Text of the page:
September 16, 2021 12:48:26 am
Hermann Bacher, a Jesuit from Switzerland who founded a people-led movement for watershed development in Ahmednagar, died on September 14.
Born and educated in Switzerland, father Bacher was for a rural and agrarian community in the Alps. Early in his life, he had understood the importance of water for an agrarian community and this understanding came to his aid when, at the age of 24 in 1948, he came to Ahmednagar to work in the drought-stricken area.
For a country that had just gained independence, asset creation was on top of the government’s agenda, which meant wells being dug to access groundwater. In the 1960s, he formed an organisation called Social Center, which helped farmers access technology and better seeds.
Bacher or Baba Bacher, as he was popularly known among the people, pioneered a social revolution in community managed watershed development.
The drought of 1972 changed his outlook towards water management. His long-time associate, Crispino Lobo, with whom he later co-founded WOTR, said instead of resource exploitation, he turned to resource mobilisation.
“Groundwater is a precious resource, once you extract it, it can only be replenished by rainwater and in case rains fail, the groundwater table will not be replenished. Instead of groundwater, father Bacher turned to conservation of rainwater — his philosophy was simple: make the running water walk and stop the walking water, which ultimately would lead to recharge of underground aquifers,” he said.
This understanding led Bacher to mobilise communities to take up the work of soil and water conservation. His approach was to stop the flow of water and work on entire watershed areas. “Back in those days, a white man asking people to join forces to undertake watershed development was difficult.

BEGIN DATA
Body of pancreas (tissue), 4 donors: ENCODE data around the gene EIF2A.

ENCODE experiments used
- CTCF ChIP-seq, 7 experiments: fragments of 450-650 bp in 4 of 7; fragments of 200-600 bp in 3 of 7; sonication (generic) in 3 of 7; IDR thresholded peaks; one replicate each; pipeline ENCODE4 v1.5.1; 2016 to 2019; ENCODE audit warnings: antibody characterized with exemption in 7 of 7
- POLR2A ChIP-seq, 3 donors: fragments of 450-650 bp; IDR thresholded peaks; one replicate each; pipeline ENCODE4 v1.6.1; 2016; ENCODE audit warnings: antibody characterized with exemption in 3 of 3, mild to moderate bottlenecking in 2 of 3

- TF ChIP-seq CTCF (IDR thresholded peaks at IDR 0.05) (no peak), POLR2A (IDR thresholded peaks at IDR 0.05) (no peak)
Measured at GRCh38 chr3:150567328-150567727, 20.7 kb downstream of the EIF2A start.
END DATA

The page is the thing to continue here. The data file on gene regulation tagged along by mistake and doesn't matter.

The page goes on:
But thanks to his perseverance and connect with the land and its people, he succeeded,” he said.
This work was the foundation of what is called Indo-German Watershed Development model, which has now has become a national programme being implemented across the country.
Fluent in nine languages, Bacher’s work attracted the attention of the German government, which funded this work as part of its mission to eradicate poverty.
Although Bacher left India in 2008, his love for the country remained strong. “I spoke to him a few months ago when he was at a care facility near Zurich. Even at that time, he did respond in Marathi, although by then his faculties had started failing,” he said.
A simple man till the end of his stay in India, Bacher used to drive his own jeep with a trowel and tub in the back seat. If he came across any earthen structure that needed repairs, he would stop to do it and enlist any passersby in the effort also. “He worked at a time when community participation was new. Instead of allowing funds to be spent by the government, he was a strong votary of allowing villages to spend the money — he believed in honesty of the people,” he said.
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